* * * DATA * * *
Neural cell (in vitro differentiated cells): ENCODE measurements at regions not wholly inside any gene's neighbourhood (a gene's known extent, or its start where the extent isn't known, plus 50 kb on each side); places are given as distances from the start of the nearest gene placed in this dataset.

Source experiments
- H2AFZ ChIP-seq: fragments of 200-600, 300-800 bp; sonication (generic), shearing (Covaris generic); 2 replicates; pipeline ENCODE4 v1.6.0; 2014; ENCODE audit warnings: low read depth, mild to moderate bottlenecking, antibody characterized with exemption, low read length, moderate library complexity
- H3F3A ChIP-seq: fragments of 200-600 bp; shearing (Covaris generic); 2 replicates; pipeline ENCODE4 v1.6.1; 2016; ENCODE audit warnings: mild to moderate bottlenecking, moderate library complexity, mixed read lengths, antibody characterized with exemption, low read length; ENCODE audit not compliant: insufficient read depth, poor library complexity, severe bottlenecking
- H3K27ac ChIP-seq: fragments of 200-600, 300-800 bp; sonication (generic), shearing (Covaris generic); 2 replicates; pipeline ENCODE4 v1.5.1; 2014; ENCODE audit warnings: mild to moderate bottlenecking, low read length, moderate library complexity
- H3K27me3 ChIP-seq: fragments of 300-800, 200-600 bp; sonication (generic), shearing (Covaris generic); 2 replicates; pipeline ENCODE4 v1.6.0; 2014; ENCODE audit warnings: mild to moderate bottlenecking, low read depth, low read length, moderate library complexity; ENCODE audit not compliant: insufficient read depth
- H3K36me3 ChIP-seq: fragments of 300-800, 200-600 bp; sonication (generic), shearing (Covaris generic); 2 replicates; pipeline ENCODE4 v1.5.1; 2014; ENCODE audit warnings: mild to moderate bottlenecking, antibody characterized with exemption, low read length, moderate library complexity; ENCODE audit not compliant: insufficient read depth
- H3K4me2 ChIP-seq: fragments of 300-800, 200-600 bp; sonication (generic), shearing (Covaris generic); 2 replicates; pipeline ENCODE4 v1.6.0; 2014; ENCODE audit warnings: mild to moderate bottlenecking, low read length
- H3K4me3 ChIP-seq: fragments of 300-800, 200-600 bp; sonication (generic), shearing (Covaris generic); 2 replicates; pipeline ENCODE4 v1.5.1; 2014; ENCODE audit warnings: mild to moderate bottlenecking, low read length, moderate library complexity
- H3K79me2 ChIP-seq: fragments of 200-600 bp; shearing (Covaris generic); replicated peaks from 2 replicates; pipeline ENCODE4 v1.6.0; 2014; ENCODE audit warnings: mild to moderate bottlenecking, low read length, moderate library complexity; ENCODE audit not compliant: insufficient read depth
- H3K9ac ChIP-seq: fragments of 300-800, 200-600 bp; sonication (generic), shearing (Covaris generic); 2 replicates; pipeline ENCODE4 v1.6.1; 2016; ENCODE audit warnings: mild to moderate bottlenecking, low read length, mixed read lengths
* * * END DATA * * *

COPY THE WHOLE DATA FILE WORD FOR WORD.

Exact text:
Neural cell (in vitro differentiated cells): ENCODE measurements at regions not wholly inside any gene's neighbourhood (a gene's known extent, or its start where the extent isn't known, plus 50 kb on each side); places are given as distances from the start of the nearest gene placed in this dataset.

Source experiments
- H2AFZ ChIP-seq: fragments of 200-600, 300-800 bp; sonication (generic), shearing (Covaris generic); 2 replicates; pipeline ENCODE4 v1.6.0; 2014; ENCODE audit warnings: low read depth, mild to moderate bottlenecking, antibody characterized with exemption, low read length, moderate library complexity
- H3F3A ChIP-seq: fragments of 200-600 bp; shearing (Covaris generic); 2 replicates; pipeline ENCODE4 v1.6.1; 2016; ENCODE audit warnings: mild to moderate bottlenecking, moderate library complexity, mixed read lengths, antibody characterized with exemption, low read length; ENCODE audit not compliant: insufficient read depth, poor library complexity, severe bottlenecking
- H3K27ac ChIP-seq: fragments of 200-600, 300-800 bp; sonication (generic), shearing (Covaris generic); 2 replicates; pipeline ENCODE4 v1.5.1; 2014; ENCODE audit warnings: mild to moderate bottlenecking, low read length, moderate library complexity
- H3K27me3 ChIP-seq: fragments of 300-800, 200-600 bp; sonication (generic), shearing (Covaris generic); 2 replicates; pipeline ENCODE4 v1.6.0; 2014; ENCODE audit warnings: mild to moderate bottlenecking, low read depth, low read length, moderate library complexity; ENCODE audit not compliant: insufficient read depth
- H3K36me3 ChIP-seq: fragments of 300-800, 200-600 bp; sonication (generic), shearing (Covaris generic); 2 replicates; pipeline ENCODE4 v1.5.1; 2014; ENCODE audit warnings: mild to moderate bottlenecking, antibody characterized with exemption, low read length, moderate library complexity; ENCODE audit not compliant: insufficient read depth
- H3K4me2 ChIP-seq: fragments of 300-800, 200-600 bp; sonication (generic), shearing (Covaris generic); 2 replicates; pipeline ENCODE4 v1.6.0; 2014; ENCODE audit warnings: mild to moderate bottlenecking, low read length
- H3K4me3 ChIP-seq: fragments of 300-800, 200-600 bp; sonication (generic), shearing (Covaris generic); 2 replicates; pipeline ENCODE4 v1.5.1; 2014; ENCODE audit warnings: mild to moderate bottlenecking, low read length, moderate library complexity
- H3K79me2 ChIP-seq: fragments of 200-600 bp; shearing (Covaris generic); replicated peaks from 2 replicates; pipeline ENCODE4 v1.6.0; 2014; ENCODE audit warnings: mild to moderate bottlenecking, low read length, moderate library complexity; ENCODE audit not compliant: insufficient read depth
- H3K9ac ChIP-seq: fragments of 300-800, 200-600 bp; sonication (generic), shearing (Covaris generic); 2 replicates; pipeline ENCODE4 v1.6.1; 2016; ENCODE audit warnings: mild to moderate bottlenecking, low read length, mixed read lengths